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I've hear a lot about artifacts in the past two days.
I saw an interesting list of questions about Legal Project Management from a firm partner. We discussed artifacts more than I anticipated in my most recent Master Class. And I responded to a blog post today that was nosing around them.
An artifact, in project management parlance, is a document of some sort produced as part of managing a project. (There's a formal definition - more than one, in fact - but as is my practice, let's keep it simple.) A budget is an artifact. So is a schedule, a Gantt chart, a status report, a project charter, and pretty much anything else that describes the management of the project rather than the substantive work that the project is supposed to accomplish.
Creating artifacts - however wondrous they may be - is not project management.
Too many project managers, bad project managers, don't get this. They see their job as the production of such artifacts. They turn out beautiful Gantt charts, multi-page budget worksheets, process maps, and hundreds of other such museum pieces.
Some pieces are in museums because they were (or are) useful. New York's Museum of Modern Art has some. Further uptown, the Met (Metropolitan Museum of Art) likewise has collections of once-useful artifacts. But they are at best maps, tools or patterns for something rather than the thing itself. Indeed, the best maps themselves are museum-worthy.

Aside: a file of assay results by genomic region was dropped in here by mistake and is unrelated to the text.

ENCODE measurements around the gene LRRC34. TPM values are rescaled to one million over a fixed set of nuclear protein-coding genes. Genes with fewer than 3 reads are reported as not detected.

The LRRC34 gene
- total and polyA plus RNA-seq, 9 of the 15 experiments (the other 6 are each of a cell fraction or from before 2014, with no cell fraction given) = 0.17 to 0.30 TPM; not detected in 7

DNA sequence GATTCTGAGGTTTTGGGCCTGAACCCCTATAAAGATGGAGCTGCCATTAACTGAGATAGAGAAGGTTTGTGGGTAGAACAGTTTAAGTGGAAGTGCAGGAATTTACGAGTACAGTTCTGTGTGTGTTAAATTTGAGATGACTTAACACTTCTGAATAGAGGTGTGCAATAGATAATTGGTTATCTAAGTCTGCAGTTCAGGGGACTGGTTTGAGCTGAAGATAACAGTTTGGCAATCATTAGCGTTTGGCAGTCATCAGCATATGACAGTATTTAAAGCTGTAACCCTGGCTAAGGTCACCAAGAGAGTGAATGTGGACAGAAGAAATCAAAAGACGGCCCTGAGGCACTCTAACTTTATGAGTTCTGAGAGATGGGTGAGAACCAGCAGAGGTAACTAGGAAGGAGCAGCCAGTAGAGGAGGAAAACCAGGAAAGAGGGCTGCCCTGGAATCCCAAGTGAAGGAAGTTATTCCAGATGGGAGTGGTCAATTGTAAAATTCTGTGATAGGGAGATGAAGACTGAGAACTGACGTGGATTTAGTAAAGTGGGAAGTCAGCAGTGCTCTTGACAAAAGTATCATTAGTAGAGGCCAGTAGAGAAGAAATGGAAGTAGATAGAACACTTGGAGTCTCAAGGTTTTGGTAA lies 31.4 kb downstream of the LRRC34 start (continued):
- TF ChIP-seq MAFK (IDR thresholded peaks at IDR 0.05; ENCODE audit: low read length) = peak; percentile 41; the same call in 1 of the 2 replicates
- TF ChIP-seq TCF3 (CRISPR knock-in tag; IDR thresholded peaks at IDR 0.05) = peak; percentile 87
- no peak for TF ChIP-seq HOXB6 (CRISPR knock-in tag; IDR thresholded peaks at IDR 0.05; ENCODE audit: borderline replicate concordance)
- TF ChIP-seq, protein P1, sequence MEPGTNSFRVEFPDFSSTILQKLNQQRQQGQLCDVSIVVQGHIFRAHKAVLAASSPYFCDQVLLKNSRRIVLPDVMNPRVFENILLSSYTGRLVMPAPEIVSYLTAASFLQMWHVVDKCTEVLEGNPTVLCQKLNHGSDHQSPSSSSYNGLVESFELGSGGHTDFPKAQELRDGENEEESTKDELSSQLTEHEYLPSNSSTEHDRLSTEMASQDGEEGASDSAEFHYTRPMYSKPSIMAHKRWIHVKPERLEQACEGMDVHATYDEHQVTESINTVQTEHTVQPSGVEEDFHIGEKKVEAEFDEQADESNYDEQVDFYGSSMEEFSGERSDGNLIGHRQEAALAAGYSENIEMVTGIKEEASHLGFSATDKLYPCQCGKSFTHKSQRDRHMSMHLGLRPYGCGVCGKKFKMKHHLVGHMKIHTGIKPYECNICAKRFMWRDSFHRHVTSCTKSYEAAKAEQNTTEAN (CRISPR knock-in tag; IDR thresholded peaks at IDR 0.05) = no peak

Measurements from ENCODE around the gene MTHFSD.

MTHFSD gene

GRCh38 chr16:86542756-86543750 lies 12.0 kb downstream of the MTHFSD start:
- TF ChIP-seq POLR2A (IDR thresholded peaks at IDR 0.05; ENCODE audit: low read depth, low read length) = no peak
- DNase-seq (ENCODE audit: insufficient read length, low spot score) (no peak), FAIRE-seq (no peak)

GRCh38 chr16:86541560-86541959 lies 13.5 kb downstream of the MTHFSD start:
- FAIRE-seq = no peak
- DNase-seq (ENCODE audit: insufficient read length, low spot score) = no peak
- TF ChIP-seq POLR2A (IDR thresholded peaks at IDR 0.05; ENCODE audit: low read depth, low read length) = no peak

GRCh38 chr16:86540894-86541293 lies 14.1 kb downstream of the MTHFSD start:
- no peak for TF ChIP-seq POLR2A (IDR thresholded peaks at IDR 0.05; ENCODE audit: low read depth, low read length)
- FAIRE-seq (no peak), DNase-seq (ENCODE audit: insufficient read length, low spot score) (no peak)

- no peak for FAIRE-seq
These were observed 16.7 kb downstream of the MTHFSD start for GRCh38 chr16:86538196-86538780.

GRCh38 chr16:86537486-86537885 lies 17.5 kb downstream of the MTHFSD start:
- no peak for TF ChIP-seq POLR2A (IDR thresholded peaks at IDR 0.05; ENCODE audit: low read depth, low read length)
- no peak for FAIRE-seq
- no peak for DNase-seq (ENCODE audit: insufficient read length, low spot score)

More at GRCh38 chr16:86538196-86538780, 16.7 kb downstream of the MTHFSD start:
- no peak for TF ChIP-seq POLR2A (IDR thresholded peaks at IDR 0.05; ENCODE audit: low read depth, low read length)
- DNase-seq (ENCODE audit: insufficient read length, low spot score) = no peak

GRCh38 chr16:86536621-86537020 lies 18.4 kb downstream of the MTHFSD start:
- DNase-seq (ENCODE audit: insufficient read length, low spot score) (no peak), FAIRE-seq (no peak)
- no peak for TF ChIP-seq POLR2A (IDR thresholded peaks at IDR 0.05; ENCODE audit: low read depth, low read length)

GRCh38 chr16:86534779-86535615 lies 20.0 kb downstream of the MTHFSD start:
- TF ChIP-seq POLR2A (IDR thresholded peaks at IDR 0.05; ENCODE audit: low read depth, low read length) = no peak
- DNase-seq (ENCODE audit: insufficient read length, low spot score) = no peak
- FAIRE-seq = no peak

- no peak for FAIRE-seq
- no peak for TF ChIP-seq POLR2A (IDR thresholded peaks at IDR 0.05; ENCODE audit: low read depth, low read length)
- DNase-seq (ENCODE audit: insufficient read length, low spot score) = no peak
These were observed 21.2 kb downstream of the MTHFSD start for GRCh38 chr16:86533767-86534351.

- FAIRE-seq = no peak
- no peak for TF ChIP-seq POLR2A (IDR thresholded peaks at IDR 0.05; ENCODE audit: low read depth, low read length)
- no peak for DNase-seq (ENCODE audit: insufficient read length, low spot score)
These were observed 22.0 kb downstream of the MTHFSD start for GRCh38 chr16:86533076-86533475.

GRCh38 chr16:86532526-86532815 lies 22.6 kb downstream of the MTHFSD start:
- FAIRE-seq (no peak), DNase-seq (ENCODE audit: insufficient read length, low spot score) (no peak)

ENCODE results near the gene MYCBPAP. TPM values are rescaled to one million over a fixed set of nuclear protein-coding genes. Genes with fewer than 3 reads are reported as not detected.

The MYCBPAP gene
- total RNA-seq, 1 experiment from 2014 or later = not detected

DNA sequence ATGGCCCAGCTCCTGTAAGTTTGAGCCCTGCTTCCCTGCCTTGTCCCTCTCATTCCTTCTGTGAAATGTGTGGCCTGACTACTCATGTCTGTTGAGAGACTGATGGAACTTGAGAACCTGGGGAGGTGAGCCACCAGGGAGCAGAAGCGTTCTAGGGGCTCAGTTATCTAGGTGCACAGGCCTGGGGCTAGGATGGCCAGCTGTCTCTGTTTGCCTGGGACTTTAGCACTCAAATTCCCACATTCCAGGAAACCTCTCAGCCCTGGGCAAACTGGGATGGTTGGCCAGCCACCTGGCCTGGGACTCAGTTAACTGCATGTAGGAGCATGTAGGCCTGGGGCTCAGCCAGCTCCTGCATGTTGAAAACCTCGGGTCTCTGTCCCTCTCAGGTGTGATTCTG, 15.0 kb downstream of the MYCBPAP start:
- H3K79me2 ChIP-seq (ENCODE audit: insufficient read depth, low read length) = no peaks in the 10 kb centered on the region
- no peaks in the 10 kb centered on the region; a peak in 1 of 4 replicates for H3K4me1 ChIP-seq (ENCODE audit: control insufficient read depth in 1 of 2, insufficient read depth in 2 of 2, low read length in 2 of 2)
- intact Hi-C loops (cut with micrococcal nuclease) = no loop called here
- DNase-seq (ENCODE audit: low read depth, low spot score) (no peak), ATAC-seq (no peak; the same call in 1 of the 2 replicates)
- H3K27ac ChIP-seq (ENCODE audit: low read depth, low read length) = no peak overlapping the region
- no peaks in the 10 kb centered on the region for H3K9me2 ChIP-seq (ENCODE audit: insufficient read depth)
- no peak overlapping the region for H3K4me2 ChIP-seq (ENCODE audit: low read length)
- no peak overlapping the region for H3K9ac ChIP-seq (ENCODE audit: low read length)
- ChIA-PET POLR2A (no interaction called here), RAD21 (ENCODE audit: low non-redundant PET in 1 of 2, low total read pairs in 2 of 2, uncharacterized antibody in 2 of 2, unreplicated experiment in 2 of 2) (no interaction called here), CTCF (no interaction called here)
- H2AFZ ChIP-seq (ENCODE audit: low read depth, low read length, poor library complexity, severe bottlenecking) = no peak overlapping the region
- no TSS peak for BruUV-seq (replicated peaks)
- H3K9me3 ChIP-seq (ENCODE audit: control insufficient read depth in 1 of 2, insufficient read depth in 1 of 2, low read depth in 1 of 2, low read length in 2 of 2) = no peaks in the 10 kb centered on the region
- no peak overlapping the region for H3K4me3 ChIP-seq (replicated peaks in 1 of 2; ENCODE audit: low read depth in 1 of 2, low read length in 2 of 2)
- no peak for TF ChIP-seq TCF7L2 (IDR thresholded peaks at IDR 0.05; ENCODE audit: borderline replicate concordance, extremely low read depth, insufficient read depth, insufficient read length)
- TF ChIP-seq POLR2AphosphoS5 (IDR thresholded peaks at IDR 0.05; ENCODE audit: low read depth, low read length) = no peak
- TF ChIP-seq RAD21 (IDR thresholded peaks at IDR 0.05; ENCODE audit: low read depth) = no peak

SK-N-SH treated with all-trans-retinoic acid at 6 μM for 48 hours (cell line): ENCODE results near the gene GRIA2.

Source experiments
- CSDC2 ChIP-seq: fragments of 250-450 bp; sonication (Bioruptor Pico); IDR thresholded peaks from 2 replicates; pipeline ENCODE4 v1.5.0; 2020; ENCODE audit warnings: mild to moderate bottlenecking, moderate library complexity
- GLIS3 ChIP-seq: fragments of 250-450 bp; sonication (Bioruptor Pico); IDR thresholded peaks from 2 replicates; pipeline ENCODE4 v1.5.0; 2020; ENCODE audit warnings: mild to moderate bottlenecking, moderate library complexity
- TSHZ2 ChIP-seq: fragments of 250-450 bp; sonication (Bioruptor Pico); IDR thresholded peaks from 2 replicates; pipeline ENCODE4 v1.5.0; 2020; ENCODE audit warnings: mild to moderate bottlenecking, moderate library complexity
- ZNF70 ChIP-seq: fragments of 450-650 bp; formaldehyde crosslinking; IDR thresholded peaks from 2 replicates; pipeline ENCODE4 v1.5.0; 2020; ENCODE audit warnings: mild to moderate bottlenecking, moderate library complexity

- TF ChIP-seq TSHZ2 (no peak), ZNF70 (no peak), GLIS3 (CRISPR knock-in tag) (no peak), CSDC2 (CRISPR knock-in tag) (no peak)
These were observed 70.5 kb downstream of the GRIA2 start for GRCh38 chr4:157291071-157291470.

The map, however, is not the terrain.
The project manager who mistakes her artifacts for actual project management is like the man who mistook his wife for a hat. I'm sure it made sense to him at the time, but most of us, starting with his wife, can spot the error of his ways.
A Gantt chart may or may not tell you anything true about the state of your project. If it does, you're ahead of the game. If it doesn't, you're in deep trouble, for bad data is worse than no data at all. But whatever the truth of its pretty red and blue rectangles, it cannot move the project forward. A Gantt chart can no more manage a project than a picture of a dog can chase a Frisbee in the park.
The map is not the terrain.
I have nothing against Gantt charts, though they'd not be my first (or second or even third) choice of artifacts in managing a legal project. Indeed, I recommend project charters, budgets, risk worksheets, and task lists, for example, as high-value legal-project artifacts. What I do not recommend is that you create these and think that you're managing the project. The hammer cannot drive the nail by itself, without the carpenter's hand taking a very active role.
A good project manager can lead a project to success without the creation or use of a single artifact. A bad project manager can create a hundred artifacts and decrease rather than increase the success quotient of his project. Effectively applied artifacts can assist a good project manager and make her even better, but they can neither substitute for good project management nor save a bad project manager from himself.
By all means use your map.
But get your head out of it while you're walking. You'll wander off course, you'll miss the good scenery, and you'll bump into things.
Because the map is not the terrain. The artifact is not the project.
Read more about Legal Project Management on the Lexician Blog.